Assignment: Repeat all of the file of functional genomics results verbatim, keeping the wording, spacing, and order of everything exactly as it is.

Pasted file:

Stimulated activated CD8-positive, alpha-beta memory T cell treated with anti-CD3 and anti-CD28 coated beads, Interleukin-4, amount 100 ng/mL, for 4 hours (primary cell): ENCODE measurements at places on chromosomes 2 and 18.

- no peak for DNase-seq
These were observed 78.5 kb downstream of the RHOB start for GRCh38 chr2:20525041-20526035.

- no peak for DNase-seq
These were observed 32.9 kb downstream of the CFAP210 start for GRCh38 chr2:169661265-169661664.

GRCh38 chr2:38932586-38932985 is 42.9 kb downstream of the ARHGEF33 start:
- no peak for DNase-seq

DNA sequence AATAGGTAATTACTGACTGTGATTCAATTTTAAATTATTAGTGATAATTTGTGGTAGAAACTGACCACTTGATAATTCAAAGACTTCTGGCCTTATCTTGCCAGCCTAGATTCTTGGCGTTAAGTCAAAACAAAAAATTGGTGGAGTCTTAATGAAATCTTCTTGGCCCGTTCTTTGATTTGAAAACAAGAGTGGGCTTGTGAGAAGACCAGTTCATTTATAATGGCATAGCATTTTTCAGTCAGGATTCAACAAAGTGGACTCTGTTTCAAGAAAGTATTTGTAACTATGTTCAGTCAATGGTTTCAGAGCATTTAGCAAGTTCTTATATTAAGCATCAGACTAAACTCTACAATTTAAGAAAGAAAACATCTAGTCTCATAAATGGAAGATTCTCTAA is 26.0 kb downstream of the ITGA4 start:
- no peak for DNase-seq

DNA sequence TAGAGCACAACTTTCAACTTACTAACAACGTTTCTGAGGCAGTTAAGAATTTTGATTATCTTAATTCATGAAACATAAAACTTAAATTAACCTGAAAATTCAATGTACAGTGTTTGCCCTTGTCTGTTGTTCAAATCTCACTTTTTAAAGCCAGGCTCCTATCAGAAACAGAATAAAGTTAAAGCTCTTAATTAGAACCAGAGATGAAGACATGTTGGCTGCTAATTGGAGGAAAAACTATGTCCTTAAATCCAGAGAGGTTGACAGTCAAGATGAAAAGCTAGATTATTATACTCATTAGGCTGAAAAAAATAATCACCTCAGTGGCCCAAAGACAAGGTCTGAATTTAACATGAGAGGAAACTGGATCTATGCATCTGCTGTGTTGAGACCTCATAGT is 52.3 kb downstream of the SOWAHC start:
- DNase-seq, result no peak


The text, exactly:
Stimulated activated CD8-positive, alpha-beta memory T cell treated with anti-CD3 and anti-CD28 coated beads, Interleukin-4, amount 100 ng/mL, for 4 hours (primary cell): ENCODE measurements at places on chromosomes 2 and 18.

- no peak for DNase-seq
These were observed 78.5 kb downstream of the RHOB start for GRCh38 chr2:20525041-20526035.

- no peak for DNase-seq
These were observed 32.9 kb downstream of the CFAP210 start for GRCh38 chr2:169661265-169661664.

GRCh38 chr2:38932586-38932985 is 42.9 kb downstream of the ARHGEF33 start:
- no peak for DNase-seq

DNA sequence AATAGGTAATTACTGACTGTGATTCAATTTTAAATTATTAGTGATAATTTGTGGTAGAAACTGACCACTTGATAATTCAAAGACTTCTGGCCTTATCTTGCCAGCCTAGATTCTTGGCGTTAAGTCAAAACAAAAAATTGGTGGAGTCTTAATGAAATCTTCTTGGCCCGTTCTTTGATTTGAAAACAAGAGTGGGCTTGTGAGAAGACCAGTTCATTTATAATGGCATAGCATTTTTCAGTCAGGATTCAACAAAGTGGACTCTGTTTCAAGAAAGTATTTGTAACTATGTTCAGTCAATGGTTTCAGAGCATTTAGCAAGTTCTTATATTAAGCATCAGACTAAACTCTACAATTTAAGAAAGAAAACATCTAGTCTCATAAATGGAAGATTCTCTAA is 26.0 kb downstream of the ITGA4 start:
- no peak for DNase-seq

DNA sequence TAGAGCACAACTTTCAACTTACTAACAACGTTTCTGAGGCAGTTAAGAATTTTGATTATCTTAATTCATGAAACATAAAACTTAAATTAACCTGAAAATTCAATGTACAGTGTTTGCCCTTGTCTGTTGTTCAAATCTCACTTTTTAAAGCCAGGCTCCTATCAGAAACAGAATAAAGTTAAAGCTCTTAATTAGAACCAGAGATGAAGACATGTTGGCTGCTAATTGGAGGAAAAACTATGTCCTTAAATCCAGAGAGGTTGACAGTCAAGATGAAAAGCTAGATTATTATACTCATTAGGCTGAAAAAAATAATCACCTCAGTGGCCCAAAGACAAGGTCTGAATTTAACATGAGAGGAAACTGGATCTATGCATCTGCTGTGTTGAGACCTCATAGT is 52.3 kb downstream of the SOWAHC start:
- DNase-seq, result no peak